PR: Choose your headline
The image of your organization, while not always identical to the truth about your organization, is as important. When something negative happens in your small business or organization, you want to be able to put a rosy face on it before the press finds out and paints their own picture of the situation.
You don’t have to be at the whim of the press. You can create your own image for your business or organization and reinforce it in the press. You can form relationships with the media and make decisions that lead to good press and business success.
I’m going to use a real life example. This headline appears in today’s Rutland Herald: “Next SolarFest canceled; fate is uncertain”
This is, naturally, not a headline you would like to see associated with your organization. It is very negative and gives the reader all sorts of ideas about SolarFest. (Especially if you don’t have a subscription to the paper and all you ever read of the story is the headline.)
Looking at this headline, if I could have spoken to the SolarFest board before this year’s festival, I would’ve asked them, “Should this be SolarFest’s last year? Should this 20th festival be a send-off party? Is SolarFest strong as an organization? What are your chances of continued success?” Surely they must have had some sense of where they were at.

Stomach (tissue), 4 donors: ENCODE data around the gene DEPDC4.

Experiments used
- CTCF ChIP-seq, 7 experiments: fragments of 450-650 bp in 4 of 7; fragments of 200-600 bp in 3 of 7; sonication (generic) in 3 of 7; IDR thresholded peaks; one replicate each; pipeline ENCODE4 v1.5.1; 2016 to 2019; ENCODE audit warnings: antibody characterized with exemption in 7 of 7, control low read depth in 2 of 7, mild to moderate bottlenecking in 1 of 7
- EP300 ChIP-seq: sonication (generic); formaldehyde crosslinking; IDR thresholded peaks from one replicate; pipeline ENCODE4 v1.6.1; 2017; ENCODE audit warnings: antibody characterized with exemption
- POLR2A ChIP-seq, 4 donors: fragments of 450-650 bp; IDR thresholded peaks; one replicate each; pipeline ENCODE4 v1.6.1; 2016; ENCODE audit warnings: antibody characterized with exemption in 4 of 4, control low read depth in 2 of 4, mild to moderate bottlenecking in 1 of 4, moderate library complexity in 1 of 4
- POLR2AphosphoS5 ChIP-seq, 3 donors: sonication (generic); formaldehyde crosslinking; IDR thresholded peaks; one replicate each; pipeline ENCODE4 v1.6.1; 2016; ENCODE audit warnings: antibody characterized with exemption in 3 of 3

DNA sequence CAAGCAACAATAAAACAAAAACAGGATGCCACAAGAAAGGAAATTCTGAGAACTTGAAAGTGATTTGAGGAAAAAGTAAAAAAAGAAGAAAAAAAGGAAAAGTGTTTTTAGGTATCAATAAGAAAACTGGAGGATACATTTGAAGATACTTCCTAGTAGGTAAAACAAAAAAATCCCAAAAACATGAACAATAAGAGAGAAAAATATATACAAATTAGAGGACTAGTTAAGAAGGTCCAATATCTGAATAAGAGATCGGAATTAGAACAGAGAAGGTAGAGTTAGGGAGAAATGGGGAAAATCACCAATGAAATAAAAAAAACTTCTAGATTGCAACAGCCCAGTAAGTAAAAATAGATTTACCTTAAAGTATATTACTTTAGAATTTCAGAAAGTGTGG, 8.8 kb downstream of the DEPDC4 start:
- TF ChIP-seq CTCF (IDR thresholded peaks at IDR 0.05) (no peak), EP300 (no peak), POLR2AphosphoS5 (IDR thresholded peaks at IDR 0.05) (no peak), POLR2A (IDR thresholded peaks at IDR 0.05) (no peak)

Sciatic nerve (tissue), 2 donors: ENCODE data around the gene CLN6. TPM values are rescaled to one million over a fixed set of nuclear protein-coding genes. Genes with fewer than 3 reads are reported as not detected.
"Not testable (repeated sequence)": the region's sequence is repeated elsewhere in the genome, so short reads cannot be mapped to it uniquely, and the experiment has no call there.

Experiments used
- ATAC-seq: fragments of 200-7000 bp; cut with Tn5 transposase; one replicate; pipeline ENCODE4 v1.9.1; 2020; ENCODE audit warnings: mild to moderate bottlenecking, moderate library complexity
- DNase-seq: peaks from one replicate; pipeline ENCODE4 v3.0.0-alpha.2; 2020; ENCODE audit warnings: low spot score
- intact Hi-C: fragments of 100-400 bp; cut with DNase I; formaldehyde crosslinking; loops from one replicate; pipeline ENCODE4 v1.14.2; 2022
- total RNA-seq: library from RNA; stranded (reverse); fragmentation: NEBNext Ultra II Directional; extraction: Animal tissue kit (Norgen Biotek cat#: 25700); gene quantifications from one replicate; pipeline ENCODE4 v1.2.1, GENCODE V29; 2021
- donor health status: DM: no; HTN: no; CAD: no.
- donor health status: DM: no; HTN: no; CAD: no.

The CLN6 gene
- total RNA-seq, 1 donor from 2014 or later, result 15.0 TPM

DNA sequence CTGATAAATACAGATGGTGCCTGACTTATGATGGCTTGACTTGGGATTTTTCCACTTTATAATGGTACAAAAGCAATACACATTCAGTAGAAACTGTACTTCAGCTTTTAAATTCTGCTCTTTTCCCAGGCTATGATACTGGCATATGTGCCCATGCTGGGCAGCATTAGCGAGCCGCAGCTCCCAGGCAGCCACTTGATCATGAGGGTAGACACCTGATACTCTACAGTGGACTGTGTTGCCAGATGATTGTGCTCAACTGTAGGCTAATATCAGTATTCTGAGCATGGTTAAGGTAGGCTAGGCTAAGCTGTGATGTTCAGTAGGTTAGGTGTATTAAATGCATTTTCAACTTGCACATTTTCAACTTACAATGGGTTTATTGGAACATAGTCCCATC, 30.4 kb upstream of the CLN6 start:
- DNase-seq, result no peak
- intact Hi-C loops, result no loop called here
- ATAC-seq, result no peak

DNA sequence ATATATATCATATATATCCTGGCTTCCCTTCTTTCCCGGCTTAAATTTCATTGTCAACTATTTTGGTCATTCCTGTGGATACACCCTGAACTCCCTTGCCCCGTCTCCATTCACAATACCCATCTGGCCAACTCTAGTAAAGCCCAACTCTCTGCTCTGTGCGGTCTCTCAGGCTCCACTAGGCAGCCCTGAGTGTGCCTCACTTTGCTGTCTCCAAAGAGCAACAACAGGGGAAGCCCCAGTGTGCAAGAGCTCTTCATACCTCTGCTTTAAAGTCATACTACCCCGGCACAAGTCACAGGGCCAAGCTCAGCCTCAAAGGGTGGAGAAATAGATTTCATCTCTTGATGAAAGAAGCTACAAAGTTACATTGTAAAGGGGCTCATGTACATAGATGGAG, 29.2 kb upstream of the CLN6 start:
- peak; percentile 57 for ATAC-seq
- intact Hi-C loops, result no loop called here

But you can choose your headline. A better headline than the above would’ve been, “SolarFest Celebrates 20th and Final Year with Biggest Festival Ever.”
That headline is something to be proud of and something that could have been planned for. It’s necessary to have foresight in order to protect the image of your organization. Planning should be part of your business process – knowing what could happen in the next few years is crucial to being successful.
Imagine the quotes from festival-goers in the article with the positive title. “SolarFest has been my family for 10 years. I’m so glad they graced our community for so long.” “After 20 years, we feel we’ve raised awareness in the area to the point where SolarFest isn’t as needed. We love that GMP is making Rutland the solar capital of New England. We feel we’ve done our job.” “Our board members are fantastic. We’re so grateful for their participation and know they will go on to be part of more great things.”
In today’s Rutland Herald article, quotes about SolarFest will probably involve a perceived failure instead of a wonderful 20-year success.
You can choose your business’s headlines. Don’t let them get chosen for you.